I did feel sympathetic toward them, and I think you are right about good writing making an emotional connection.
Yes, I grew up about 2 hours away from Suffolk county.

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Post by FictionLover » 19 Oct 2018, 20:35

JHuschle519 wrote: ↑
19 Oct 2018, 19:41
FictionLover wrote: ↑
19 Oct 2018, 18:37
JHuschle519 wrote: ↑
18 Oct 2018, 23:22
This is a very well written review. I'm not a huge fan of historical fiction, but this book definitely sounds interesting for those who like the genre. Interestingly enough, I grew up near some of the places you mention in your review, so that makes it interesting to me to some degree.

The fact that you felt sympathy for the characters tells me that the author writes very well. I've read plenty of books where sad things happen, and yet I feel nothing because it is poorly written. Again, great review.
Thank you for your comments.

Did you grow up around NY? When I read the book description it mentioned Suffolk County and that piqued my interest.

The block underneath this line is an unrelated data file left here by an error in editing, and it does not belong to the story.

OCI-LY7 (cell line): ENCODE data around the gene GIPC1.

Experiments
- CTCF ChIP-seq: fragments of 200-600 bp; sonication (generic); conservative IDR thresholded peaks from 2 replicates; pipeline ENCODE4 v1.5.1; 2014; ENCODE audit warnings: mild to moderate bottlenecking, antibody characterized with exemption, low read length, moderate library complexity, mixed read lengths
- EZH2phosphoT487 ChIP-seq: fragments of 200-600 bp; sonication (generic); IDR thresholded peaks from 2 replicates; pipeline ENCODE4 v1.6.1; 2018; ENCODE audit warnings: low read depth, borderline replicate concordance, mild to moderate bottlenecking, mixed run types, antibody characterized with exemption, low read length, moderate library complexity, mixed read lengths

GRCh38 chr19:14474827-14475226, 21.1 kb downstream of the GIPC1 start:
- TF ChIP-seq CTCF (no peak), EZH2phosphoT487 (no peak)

I did feel sympathetic toward them, and I think you are right about good writing making an emotional connection.
Yes, I grew up about 2 hours away from Suffolk county.
I am from Nassau and lived in Suffolk County for a few years. My best friend and my sister now live in Suffolk and I was there over the summer. I live outside Atlanta now.
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Post by Julie Green » 20 Oct 2018, 08:05

I very much enjoyed your review and this sounds like a really interesting book. I love historical fiction, particularly those which include a dose of actual events.
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Post by gen_g » 21 Oct 2018, 04:19

This sounds like a deep read, but one that is worth it. Thanks for the review!